David Hermitt has been reflecting on his time at General Synod after attending for the first time.
As a former CEO of a local Multi-Academy Trust and Chair of the Diocesan Safeguarding Advisory Panel, David is a well-known figure in the Diocese of Chester, and stood for election to Diocesan Synod in February, but narrowly missed out.
Afterwards, David was invited to apply to serve in the House of Laity in response to the Archbishops' anti-racism report, From Lament to Action, which called for greater representation on the General Synod of people from Global Ethnic backgrounds.
David's maiden speech was in support of a proposal to increase the representation of the Anglican Communion on the Diocese of Canterbury's Crown Nominations Commission (CNC), the body responsible for choosing the next Archbishop of Canterbury.
Reflecting afterward General Synod on representation in the Church of England, David said: "If we want a Church of England that is representative of the whole nation we need to take some positive action to try and move it in the right direction."
He gave thanks to Bishop Mark for inviting him to work within the Diocese of Chester, saying: "When he first arrived, he recognised that there weren't many people involved in the life of the Church in the diocese from a UKME background and he's actively encouraged me to get involved, which I'm really, really grateful for."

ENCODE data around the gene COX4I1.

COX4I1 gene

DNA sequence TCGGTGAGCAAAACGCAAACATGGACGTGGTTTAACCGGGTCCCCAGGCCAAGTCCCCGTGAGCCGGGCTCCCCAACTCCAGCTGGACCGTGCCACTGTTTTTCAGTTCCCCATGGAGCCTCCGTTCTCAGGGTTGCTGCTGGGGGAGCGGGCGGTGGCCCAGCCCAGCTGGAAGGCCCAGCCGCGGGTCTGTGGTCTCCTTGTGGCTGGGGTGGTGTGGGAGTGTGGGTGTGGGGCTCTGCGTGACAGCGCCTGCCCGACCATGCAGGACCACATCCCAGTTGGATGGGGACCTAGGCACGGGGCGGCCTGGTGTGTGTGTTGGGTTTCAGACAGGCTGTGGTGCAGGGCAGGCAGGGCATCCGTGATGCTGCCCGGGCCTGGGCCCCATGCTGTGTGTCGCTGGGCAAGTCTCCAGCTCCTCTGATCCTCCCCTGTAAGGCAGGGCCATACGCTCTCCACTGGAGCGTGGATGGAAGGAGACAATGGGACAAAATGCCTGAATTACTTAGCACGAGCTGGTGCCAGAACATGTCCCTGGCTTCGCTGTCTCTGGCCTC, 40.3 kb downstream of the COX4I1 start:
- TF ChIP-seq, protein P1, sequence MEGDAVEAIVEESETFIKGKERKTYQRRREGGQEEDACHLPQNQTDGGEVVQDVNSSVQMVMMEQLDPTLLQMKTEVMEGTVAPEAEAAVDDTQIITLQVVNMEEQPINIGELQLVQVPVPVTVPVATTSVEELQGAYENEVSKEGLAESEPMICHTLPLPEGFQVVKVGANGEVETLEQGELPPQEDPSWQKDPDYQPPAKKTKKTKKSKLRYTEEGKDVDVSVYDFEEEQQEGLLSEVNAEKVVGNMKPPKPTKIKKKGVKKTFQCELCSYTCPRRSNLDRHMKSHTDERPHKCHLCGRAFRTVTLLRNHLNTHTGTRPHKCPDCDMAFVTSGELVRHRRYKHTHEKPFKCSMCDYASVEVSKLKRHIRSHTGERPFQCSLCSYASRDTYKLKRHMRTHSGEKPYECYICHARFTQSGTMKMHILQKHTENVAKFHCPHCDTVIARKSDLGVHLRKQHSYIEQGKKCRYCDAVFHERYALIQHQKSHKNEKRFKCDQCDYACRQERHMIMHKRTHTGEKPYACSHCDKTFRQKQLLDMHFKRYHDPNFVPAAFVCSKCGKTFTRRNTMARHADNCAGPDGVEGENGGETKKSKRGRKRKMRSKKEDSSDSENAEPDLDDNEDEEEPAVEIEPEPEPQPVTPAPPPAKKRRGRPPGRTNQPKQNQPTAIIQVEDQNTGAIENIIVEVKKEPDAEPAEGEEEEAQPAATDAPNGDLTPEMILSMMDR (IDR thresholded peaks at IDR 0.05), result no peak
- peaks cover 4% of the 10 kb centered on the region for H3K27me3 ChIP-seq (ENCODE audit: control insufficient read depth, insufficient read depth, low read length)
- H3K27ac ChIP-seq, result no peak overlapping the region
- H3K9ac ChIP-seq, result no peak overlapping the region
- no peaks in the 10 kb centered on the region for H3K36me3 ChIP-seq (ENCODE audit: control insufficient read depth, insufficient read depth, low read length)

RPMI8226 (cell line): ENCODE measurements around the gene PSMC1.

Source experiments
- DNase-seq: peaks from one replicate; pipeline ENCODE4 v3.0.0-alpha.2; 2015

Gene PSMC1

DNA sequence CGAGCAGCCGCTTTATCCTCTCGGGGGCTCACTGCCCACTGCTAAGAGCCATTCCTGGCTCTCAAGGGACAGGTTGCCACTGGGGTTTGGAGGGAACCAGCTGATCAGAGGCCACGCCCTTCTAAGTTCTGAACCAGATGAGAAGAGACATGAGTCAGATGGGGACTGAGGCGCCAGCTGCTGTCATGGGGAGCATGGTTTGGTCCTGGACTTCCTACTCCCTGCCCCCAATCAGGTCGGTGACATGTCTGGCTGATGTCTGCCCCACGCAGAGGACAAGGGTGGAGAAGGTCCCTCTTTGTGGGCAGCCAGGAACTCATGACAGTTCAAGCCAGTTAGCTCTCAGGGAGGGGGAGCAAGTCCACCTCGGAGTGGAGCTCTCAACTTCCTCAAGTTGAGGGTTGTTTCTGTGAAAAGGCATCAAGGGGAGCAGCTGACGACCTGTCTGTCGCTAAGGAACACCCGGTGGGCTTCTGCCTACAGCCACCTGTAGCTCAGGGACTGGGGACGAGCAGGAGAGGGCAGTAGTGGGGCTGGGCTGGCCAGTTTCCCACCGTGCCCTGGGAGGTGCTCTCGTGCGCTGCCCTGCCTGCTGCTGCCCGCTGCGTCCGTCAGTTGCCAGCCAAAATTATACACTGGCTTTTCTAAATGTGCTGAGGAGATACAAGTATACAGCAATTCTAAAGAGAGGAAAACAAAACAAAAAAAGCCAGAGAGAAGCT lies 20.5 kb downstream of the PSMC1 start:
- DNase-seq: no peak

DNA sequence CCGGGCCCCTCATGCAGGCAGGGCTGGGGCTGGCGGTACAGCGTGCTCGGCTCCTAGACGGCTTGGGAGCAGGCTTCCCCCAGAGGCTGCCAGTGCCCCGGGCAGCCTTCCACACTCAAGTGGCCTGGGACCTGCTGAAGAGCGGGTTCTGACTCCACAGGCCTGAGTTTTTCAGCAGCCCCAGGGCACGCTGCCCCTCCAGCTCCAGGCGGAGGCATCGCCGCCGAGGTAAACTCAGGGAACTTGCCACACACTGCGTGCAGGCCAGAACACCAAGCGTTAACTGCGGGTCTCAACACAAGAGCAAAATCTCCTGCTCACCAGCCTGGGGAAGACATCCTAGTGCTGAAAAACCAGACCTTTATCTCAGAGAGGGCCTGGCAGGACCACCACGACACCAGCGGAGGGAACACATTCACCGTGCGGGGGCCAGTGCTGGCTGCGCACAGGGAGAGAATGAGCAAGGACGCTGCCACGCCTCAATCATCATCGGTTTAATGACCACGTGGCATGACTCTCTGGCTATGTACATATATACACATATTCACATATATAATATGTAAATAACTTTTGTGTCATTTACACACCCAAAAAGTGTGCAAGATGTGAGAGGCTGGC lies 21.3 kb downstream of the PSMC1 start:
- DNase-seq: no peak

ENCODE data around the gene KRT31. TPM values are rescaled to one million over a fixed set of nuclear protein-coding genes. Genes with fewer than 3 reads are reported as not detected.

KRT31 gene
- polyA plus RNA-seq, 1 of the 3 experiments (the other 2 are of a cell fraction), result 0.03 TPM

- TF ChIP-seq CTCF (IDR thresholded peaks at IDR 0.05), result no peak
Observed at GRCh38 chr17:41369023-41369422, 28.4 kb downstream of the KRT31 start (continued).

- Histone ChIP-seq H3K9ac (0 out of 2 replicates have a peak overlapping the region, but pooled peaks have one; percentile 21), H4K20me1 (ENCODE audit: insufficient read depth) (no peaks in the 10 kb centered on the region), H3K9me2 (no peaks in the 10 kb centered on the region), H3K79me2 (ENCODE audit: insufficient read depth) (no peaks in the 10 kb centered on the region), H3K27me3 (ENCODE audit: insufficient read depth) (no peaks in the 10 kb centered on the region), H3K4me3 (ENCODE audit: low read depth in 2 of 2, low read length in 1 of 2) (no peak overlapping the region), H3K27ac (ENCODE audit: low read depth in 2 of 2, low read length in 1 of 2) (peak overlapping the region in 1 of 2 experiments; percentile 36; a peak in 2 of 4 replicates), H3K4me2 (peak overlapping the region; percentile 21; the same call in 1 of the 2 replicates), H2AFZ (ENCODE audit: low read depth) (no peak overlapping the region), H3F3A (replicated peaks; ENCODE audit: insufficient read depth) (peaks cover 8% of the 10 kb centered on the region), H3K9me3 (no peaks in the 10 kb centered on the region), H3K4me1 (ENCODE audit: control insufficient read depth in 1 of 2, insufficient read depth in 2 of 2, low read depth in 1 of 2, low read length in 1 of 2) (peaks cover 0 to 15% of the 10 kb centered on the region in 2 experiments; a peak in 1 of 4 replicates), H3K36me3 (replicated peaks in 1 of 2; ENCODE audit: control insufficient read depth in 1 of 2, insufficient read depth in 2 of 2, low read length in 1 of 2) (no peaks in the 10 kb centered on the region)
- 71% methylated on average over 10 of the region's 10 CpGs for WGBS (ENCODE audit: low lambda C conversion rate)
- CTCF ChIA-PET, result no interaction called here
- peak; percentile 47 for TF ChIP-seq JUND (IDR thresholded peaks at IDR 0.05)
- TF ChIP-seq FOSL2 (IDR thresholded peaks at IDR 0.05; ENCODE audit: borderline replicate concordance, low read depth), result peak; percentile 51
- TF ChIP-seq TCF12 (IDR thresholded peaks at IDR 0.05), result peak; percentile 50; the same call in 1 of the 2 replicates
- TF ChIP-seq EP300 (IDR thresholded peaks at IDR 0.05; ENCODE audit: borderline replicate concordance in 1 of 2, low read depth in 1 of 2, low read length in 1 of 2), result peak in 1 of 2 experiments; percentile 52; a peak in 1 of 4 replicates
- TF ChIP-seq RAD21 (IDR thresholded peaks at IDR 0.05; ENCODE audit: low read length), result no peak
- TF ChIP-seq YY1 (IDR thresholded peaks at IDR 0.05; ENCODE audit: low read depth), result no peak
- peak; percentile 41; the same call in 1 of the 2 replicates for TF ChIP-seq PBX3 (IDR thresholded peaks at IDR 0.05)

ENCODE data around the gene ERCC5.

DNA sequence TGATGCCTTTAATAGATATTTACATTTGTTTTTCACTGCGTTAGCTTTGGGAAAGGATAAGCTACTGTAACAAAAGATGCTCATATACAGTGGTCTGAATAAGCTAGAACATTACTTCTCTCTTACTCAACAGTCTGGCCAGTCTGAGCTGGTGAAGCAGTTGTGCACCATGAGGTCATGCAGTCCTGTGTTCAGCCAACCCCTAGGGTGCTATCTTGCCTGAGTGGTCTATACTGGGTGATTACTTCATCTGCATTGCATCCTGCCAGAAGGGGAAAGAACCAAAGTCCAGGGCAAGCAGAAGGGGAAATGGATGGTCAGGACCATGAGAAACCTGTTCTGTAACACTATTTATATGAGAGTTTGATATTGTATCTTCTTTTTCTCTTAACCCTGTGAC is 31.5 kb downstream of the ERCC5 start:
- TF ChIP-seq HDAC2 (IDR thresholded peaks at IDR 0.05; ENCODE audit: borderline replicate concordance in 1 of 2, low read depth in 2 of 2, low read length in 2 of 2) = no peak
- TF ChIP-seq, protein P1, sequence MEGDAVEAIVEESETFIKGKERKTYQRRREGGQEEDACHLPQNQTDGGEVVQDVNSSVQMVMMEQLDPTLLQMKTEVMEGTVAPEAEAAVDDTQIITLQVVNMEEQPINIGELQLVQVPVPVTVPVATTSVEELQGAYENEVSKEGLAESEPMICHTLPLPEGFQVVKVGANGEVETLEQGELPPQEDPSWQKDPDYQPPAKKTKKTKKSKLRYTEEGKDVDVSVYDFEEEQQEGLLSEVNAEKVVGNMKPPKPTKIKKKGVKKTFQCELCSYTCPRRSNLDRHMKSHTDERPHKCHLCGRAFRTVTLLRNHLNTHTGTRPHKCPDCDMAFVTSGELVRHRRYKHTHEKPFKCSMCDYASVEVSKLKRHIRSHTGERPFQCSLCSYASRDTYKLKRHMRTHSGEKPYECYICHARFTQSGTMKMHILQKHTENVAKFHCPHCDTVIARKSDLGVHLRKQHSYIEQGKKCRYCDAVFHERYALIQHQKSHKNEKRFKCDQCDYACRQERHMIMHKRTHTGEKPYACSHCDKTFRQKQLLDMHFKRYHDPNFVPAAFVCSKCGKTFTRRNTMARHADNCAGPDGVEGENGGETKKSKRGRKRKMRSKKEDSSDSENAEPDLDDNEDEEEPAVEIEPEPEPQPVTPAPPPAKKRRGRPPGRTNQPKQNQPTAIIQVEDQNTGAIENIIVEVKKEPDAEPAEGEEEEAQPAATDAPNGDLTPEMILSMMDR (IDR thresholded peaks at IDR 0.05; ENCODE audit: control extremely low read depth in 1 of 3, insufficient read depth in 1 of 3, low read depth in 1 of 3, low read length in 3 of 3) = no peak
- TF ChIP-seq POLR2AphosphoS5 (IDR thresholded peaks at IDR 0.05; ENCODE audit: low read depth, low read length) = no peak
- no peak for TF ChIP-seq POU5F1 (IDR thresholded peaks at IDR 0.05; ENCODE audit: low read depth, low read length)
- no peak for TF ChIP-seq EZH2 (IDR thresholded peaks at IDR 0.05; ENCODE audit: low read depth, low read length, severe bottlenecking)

Speaking to the Chester Box podcast, David was asked if he had himself experienced racism in the Church, he said: "I've experienced racism in many many different guises, but within the Church of England it's perhaps a little bit more subtle; it's more in the assumptions that we make about people before we've met them and the assumptions we make about what type of person they might be."
David argues that because of these assumptions, "it's inevitable that there would be underrepresentation in so many different parts of the life of the Church of England because so many of those who are making decisions about the Church of England are White-British."
David said it was "lovely to be welcomed into Synod" and to get involved in some of the debates, not just on issues relating to race, but as a full voting member of the House of Laity.
He also explained why he has resigned as the Chair of the Diocesan Safeguarding Advisory Panel and would step down in September: "For me to Chair [DSAP] would be inappropriate. That role should be independent and challenging and if I'm now within the Church of England on Synod, I cannot claim to be independent. Nevertheless, I am staying on the DSAP because the expertise and the experience I have is still valuable as we go along this journey of improvement."
Commenting on the fact that he is to step down from the role, Bishop Julie Conalty, diocesan lead bishop for safeguarding said: "I am hugely grateful for the way in which Dave has chaired DSAP and sought to hold Chester Diocese and Chester Cathedral to account. Dave has worked hard to ensure that DSAP provides scrutiny and independent oversight for our safeguarding work and has played a major role in establishing a better safeguarding culture."
He is expected to serve on General Synod until 2026.